Are we still in a Golden Age of Television? That’s up for debate, but’s become clear that the Golden Age of Television Content Providers is ending.
Last July, Microsoft pulled the plug on Xbox Entertainment Studios, which had been developing original series—including one based on the game Halo—for Xbox users. But Sony PlayStation, its gaming console rival, pushed forward with its own original series plans for its PlayStation Network. On March 10, PlayStation launched Powers, adapted from the comic book series about two homicide detectives investigating cases that involve people with superpowers.
With its original series streaming plans, PlayStation Network had hoped to become the next Netflix, but given the lukewarm reception for Powers, it would have better off as the next Xbox: a brand that smartly bowed out of creating original content rather than get lost in the digital TV clutter.
Unlike the warm embrace given to Netflix’s first high-profile series, House of Cards, Powers’ reception has been decidedly mixed and far from rapturous. The Atlantic’s David Sims noted that “the show’s flimsy façade collapses with the show’s clunky exposition and poor production values.” The series “looks cheap and small,” agreed HitFix’s Alan Sepinwall, who added that “there’s a potentially terrific show to be made from this material, but PlayStation doesn’t seem to have had any more luck finding it than FX did.”
Sepinwall was referring to the 14 years that Powers spent in development, first as a potential movie, and later as a TV series. FX spent a couple years trying to turn into into a show, and shot a pilot starring Jason Patric in 2011, but the network ultimately gave up, allowing PlayStation to step in.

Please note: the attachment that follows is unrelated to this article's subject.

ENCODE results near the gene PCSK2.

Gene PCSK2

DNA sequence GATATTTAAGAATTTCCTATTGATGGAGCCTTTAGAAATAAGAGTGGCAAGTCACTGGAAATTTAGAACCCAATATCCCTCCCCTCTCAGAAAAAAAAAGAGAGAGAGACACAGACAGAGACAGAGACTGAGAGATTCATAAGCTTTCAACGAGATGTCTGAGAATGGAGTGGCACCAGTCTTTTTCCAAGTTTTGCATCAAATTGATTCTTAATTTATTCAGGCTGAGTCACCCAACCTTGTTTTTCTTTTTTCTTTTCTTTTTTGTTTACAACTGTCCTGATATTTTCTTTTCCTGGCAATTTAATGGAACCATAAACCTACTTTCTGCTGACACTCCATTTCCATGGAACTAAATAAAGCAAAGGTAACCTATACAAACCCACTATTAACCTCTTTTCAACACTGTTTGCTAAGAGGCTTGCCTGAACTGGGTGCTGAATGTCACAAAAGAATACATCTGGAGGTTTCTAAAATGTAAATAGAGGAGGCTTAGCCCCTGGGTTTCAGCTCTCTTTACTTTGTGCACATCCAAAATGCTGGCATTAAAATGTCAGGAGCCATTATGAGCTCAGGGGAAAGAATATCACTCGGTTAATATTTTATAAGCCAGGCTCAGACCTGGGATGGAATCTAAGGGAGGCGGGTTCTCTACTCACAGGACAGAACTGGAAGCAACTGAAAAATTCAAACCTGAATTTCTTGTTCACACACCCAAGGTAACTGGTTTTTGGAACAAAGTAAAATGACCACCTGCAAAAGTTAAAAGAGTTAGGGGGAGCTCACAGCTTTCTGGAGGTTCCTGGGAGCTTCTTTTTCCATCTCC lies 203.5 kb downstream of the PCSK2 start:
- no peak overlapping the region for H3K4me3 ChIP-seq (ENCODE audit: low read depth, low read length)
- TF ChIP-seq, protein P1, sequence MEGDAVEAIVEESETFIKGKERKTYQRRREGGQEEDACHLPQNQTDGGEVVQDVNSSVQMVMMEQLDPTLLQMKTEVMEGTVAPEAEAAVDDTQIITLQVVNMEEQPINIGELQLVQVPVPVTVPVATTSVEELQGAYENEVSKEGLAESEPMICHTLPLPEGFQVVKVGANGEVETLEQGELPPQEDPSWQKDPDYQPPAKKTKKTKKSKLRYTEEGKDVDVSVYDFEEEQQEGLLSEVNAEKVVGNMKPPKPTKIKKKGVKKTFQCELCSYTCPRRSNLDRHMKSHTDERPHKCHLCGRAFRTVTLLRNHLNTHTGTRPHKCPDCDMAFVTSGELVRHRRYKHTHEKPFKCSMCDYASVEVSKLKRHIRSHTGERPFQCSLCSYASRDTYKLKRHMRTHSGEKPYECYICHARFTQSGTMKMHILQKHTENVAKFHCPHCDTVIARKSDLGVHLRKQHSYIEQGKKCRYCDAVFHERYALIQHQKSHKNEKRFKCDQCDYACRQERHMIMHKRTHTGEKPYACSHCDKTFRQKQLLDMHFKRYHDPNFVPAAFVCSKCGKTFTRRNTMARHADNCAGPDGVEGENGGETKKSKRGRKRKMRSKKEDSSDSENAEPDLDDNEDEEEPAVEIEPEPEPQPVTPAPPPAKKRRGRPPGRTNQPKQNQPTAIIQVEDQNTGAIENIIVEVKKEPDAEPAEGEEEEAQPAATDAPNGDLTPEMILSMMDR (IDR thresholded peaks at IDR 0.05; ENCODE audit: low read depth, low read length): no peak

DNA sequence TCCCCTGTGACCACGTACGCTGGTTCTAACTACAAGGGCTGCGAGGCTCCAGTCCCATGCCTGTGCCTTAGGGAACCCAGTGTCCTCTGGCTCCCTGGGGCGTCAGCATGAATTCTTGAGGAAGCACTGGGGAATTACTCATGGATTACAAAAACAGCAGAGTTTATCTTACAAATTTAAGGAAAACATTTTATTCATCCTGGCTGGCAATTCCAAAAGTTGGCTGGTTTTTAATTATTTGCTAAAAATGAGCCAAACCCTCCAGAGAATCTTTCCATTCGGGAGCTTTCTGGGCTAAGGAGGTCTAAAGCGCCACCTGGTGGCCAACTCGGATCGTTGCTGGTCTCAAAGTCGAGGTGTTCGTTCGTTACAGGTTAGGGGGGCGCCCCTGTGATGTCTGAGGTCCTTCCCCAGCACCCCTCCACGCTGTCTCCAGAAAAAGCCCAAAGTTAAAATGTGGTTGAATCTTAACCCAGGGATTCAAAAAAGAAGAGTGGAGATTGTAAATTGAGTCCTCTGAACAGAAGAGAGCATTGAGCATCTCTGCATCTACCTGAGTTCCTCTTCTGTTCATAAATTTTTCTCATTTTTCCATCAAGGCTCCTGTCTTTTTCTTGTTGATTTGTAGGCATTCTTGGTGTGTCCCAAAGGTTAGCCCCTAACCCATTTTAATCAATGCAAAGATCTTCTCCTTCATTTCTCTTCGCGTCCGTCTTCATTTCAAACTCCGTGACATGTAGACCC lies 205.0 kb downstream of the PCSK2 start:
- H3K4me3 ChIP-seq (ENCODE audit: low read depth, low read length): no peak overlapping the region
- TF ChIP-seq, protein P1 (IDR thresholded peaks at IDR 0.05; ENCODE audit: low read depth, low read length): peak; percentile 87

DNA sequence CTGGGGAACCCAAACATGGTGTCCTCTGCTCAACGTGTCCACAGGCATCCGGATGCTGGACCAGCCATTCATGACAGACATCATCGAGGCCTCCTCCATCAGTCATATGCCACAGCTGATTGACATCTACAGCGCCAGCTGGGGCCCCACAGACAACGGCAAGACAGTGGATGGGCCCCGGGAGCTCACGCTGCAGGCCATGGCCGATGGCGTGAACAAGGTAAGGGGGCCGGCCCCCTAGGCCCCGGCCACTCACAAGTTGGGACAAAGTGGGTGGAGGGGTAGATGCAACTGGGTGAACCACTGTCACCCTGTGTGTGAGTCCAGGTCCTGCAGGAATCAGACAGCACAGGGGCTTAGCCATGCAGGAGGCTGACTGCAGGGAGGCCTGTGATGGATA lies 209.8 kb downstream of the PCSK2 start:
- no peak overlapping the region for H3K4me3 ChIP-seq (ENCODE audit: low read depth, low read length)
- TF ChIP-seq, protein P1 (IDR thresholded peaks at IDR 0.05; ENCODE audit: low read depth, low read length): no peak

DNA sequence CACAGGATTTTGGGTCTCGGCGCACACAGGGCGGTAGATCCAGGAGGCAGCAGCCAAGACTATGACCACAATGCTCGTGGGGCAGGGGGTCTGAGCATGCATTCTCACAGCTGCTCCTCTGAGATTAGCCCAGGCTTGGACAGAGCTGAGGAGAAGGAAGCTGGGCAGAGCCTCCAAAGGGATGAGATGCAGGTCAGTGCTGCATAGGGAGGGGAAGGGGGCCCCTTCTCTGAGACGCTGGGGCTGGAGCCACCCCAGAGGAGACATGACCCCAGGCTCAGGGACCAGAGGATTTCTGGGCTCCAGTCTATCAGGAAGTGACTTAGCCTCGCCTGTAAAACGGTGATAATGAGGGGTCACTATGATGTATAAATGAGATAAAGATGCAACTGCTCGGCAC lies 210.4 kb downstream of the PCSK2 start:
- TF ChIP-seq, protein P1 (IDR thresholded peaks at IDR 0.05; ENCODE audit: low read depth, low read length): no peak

Sony wants Powers not only to enhance the console’s value, but to help sell PlayStation Plus memberships, which run at $50 per year and allow users to access episodes of the series, along with free games, online multiplayer modes, online storage and discounts at the PlayStation Store. With a similar business model to those of Amazon Prime, HBO, and Netflix, the goal is to use the show to attract new PlayStation Plus subscribers (more than 100 million PlayStation 3 and 4 consoles have been sold worldwide), and keep the current ones renewing.
The show’s “cheap” criticism must be particularly tough for PlayStation, given that John Koller, its vice president of marketing, had told Business Insider, “we wanted to provide the highest-level of production possible,” and that the show’s budget was comparable with Netflix offerings like Orange is the New Black and House of Cards (i.e. an estimated $3-4 million per episode for its 10-episode first season). “Every effort’s being put to the highest quality here.” The company also made the first Powers episode available for free on YouTube:
Powers was only supposed to be the first step in PlayStation’s grand original content plans. Last fall, Sony execs spoke ambitiously about plans to create more original series for PlayStation, and ultimately build out a digital network, with series produced in-house by Sony Pictures Television. “We’ve been talking a long time with PlayStation,” Chris Parnell, Sony Pictures TV’s senior VP of US drama development, told Variety last November. “It has been a desire for us and for them to try to do something together, because they have a content-delivery service and we have content. It’s a chocolate and peanut butter kind of thing.”
That talk has quieted considerably. Tellingly, PlayStation hasn’t decided whether it will keep making original content, whether additional seasons of Powers or another new series. And Powers’ mediocre reception isn’t likely to prompt any additional pickups.
Back in December, when presenting my 2015 resolutions for networks and streaming outlets, I noted that “there’s simply no room for anything less than the very best. Upstart content providers: is your new series as phenomenal as Orange is the New Black or Transparent? If the answer is no, don’t bother.”
PlayStation didn’t listen, but when it comes to production original content, its best move would have been to follow the lead of its rival and close up shop.